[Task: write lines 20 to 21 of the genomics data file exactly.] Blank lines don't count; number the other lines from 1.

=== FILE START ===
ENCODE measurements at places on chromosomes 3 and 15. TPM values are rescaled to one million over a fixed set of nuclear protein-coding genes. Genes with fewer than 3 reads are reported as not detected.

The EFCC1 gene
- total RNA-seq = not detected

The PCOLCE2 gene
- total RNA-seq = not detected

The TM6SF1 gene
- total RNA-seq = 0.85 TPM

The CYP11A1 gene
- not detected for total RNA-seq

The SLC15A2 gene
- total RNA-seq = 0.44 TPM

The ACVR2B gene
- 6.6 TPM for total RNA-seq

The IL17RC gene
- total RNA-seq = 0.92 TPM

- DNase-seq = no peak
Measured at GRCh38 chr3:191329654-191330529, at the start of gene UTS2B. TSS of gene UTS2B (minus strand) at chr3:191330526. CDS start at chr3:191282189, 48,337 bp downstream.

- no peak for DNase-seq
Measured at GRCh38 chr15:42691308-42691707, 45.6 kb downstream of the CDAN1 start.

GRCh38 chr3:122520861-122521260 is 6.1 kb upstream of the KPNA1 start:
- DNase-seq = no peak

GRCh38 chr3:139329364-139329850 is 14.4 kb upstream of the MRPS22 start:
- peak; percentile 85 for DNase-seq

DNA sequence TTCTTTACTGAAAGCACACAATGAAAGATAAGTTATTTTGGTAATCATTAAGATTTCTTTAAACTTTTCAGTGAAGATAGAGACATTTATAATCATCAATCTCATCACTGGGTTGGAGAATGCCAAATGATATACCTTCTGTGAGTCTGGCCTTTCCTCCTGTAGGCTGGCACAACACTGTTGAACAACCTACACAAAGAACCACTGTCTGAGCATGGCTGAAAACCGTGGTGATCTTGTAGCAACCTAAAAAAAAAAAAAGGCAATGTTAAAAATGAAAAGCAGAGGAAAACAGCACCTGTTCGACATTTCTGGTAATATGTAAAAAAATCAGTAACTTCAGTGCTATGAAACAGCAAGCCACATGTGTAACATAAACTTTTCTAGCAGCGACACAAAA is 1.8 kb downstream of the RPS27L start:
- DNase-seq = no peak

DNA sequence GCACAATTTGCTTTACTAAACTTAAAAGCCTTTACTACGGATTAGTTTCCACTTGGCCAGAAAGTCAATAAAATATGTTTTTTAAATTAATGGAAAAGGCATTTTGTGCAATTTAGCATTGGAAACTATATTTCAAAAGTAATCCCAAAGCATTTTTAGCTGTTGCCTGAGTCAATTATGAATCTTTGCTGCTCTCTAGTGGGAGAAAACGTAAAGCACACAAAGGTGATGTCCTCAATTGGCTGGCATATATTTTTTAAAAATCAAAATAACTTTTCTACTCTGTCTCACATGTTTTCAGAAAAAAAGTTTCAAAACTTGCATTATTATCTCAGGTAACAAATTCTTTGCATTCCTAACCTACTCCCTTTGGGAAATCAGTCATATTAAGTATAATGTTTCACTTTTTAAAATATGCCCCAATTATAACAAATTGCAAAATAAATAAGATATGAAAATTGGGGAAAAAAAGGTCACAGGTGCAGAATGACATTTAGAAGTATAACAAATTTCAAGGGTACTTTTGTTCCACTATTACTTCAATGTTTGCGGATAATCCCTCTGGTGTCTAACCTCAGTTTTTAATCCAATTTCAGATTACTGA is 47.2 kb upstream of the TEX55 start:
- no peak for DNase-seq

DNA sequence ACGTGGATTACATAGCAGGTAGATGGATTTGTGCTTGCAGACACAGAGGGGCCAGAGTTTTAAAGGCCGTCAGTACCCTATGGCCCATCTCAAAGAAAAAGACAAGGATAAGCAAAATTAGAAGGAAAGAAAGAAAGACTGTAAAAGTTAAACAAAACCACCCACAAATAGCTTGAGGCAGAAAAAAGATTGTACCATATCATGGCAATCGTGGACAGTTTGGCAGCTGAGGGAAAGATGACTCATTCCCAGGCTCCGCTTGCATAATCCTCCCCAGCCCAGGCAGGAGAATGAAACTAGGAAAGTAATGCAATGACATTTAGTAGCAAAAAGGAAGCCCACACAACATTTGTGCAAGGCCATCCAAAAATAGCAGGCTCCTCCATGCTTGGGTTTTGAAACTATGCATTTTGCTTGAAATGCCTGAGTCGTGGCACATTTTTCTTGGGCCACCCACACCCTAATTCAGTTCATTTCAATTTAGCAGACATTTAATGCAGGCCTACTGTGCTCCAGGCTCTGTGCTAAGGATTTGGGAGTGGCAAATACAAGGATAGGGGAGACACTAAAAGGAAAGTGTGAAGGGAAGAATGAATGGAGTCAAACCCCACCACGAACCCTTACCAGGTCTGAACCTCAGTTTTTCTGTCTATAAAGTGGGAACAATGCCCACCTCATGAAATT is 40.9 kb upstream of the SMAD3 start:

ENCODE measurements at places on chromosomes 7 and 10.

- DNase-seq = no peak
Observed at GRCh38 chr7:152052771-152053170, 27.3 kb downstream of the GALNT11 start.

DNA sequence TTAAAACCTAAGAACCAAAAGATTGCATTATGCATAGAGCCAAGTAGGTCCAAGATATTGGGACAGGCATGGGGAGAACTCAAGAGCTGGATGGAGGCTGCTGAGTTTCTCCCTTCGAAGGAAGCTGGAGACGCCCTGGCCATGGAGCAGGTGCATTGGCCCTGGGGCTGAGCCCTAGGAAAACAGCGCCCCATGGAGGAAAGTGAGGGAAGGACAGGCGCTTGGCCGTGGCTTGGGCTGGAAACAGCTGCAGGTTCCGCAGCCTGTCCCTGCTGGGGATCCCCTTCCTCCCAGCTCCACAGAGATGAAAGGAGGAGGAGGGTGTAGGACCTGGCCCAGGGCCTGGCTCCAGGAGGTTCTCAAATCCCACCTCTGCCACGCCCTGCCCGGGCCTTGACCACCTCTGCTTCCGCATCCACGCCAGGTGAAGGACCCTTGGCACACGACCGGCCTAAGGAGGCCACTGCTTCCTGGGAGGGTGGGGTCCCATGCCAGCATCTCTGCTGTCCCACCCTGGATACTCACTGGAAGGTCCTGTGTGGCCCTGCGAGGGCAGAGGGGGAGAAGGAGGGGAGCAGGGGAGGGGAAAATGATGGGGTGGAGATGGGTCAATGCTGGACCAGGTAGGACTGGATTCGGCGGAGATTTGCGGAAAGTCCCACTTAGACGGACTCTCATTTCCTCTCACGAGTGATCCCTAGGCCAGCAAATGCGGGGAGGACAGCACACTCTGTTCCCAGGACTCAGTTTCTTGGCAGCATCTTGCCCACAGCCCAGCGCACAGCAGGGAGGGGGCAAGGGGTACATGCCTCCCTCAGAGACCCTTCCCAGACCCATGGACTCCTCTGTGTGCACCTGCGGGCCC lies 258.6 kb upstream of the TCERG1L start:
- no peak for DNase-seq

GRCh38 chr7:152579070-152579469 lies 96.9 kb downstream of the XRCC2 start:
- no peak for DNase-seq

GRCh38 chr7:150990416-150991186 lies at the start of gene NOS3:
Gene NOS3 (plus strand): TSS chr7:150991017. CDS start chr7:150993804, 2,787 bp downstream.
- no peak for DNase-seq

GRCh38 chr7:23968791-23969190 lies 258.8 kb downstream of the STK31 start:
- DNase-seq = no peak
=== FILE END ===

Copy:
GRCh38 chr3:122520861-122521260 is 6.1 kb upstream of the KPNA1 start:
- DNase-seq = no peak